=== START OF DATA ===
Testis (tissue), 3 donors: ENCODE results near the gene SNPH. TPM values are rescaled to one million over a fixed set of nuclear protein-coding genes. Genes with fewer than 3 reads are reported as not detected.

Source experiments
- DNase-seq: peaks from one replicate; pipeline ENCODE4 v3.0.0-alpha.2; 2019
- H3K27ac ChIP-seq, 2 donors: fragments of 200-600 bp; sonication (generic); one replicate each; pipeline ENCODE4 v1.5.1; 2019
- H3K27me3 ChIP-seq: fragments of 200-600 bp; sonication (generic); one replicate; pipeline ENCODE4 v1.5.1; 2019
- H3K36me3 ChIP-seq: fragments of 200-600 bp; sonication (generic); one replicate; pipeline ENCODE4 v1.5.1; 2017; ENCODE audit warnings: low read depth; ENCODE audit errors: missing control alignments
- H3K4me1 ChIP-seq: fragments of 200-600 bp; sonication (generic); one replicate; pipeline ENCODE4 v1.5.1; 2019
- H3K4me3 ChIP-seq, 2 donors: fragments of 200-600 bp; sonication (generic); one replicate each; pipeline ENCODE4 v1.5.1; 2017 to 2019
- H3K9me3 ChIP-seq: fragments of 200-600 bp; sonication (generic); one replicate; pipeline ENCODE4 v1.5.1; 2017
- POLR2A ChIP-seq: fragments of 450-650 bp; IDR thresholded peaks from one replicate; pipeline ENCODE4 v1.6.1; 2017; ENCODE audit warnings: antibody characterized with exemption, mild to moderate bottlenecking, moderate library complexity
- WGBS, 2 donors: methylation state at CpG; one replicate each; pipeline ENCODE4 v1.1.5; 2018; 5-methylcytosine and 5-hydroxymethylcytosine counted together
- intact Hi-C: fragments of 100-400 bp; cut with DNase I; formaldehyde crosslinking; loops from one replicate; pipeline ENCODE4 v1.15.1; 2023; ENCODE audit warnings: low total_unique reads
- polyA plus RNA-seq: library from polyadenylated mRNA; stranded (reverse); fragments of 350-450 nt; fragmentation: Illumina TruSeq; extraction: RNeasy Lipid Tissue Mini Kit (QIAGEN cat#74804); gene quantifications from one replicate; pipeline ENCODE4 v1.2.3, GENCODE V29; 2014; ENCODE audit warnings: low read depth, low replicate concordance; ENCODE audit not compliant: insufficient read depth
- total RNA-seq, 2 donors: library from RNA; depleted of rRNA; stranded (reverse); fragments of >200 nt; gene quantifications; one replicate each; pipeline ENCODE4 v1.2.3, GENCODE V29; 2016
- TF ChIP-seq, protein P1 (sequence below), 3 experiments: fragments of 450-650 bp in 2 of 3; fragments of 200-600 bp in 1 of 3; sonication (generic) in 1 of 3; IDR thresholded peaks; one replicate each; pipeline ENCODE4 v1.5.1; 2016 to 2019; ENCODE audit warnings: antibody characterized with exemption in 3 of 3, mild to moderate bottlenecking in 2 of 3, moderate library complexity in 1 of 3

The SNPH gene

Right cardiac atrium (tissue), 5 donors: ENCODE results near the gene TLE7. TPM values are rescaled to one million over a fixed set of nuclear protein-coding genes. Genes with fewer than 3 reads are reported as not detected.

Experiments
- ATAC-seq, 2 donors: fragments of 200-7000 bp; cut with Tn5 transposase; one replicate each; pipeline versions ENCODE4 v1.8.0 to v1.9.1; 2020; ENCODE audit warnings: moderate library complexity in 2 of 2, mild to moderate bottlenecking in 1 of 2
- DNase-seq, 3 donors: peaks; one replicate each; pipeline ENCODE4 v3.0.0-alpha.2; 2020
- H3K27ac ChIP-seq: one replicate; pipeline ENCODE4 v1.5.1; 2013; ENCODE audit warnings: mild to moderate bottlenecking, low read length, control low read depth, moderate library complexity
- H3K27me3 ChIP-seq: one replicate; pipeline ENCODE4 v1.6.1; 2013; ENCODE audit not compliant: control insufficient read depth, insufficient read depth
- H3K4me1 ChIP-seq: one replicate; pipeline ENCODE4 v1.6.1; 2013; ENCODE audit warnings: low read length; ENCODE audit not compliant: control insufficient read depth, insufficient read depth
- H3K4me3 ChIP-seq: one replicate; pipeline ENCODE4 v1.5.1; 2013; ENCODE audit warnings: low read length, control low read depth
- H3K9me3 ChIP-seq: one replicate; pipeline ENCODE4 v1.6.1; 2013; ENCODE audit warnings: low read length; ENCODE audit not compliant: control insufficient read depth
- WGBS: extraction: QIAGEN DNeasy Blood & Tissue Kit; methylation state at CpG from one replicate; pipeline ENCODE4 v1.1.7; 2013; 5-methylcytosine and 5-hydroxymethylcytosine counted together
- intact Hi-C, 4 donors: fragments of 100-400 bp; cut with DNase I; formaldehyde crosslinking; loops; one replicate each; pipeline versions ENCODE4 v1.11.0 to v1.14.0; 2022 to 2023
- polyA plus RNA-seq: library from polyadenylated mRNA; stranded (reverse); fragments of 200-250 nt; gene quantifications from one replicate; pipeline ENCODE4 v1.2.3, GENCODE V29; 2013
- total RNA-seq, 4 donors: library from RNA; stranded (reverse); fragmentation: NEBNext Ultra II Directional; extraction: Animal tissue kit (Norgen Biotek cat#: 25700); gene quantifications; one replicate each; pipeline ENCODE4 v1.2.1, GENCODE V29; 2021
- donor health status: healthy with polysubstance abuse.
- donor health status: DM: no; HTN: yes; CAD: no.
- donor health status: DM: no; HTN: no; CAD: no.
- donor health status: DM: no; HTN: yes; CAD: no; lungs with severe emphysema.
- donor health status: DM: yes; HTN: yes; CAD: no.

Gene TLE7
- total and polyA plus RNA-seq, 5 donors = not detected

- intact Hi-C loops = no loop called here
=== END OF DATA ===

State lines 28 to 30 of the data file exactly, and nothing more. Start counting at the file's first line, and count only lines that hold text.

- polyA plus RNA-seq: library from polyadenylated mRNA; stranded (reverse); fragments of 200-250 nt; gene quantifications from one replicate; pipeline ENCODE4 v1.2.3, GENCODE V29; 2013
- total RNA-seq, 4 donors: library from RNA; stranded (reverse); fragmentation: NEBNext Ultra II Directional; extraction: Animal tissue kit (Norgen Biotek cat#: 25700); gene quantifications; one replicate each; pipeline ENCODE4 v1.2.1, GENCODE V29; 2021
- donor health status: healthy with polysubstance abuse.